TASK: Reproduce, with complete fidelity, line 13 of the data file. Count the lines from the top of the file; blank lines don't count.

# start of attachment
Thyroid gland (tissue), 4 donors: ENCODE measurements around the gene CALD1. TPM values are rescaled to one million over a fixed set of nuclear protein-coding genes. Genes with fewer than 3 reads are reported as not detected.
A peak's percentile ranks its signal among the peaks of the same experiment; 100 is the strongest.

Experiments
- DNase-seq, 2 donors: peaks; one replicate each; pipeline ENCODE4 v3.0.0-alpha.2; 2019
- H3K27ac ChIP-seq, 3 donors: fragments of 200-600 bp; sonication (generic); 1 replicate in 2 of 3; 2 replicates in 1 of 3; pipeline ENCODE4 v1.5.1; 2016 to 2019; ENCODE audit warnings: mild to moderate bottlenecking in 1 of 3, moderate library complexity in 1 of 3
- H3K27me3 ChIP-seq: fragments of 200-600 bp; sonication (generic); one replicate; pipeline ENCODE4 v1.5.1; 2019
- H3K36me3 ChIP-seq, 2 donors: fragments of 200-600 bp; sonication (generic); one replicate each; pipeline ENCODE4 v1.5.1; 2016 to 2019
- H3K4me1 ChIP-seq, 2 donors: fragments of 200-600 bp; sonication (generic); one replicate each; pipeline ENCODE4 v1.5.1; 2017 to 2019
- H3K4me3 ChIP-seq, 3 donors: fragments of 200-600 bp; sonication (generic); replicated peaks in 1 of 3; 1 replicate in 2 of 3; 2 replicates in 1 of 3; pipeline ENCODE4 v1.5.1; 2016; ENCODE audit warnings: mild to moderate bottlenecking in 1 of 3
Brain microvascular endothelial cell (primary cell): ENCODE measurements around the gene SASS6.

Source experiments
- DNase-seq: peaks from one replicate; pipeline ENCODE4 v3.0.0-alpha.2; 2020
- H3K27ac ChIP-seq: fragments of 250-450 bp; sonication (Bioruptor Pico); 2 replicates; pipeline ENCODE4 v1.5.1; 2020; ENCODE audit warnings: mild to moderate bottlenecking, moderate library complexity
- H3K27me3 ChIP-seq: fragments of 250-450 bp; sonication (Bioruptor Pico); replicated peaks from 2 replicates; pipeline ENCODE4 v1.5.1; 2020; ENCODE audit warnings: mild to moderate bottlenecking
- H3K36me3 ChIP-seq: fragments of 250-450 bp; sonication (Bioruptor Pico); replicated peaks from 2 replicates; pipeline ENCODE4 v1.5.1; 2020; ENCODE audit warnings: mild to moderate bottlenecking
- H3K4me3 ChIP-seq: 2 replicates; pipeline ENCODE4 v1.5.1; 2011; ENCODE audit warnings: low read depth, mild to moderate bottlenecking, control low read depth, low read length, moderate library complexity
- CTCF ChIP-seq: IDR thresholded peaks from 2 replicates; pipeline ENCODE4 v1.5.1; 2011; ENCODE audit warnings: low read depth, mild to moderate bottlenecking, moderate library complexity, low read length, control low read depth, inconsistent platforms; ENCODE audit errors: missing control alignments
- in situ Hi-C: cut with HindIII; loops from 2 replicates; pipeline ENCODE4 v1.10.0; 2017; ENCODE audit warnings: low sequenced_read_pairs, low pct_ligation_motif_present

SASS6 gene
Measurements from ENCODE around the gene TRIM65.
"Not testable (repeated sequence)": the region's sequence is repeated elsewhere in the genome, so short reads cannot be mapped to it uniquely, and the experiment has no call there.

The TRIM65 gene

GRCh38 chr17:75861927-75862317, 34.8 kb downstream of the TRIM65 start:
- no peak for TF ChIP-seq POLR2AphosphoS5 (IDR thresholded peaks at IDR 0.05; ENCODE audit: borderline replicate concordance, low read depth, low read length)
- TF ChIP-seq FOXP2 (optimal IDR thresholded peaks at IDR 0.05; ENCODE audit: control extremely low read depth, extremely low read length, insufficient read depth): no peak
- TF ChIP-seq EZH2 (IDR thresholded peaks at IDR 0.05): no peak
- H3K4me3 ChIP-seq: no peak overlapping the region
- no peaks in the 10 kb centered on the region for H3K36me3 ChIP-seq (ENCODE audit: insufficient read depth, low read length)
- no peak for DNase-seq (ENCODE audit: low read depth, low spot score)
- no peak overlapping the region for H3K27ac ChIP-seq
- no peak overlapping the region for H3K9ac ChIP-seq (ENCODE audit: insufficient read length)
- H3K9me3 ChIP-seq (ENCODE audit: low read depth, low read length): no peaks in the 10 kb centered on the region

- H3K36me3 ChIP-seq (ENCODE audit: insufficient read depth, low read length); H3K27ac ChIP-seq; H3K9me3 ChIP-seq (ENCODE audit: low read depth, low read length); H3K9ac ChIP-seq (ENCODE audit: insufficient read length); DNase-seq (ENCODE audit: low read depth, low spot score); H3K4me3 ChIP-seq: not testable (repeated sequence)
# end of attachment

- H3K27ac ChIP-seq: fragments of 250-450 bp; sonication (Bioruptor Pico); 2 replicates; pipeline ENCODE4 v1.5.1; 2020; ENCODE audit warnings: mild to moderate bottlenecking, moderate library complexity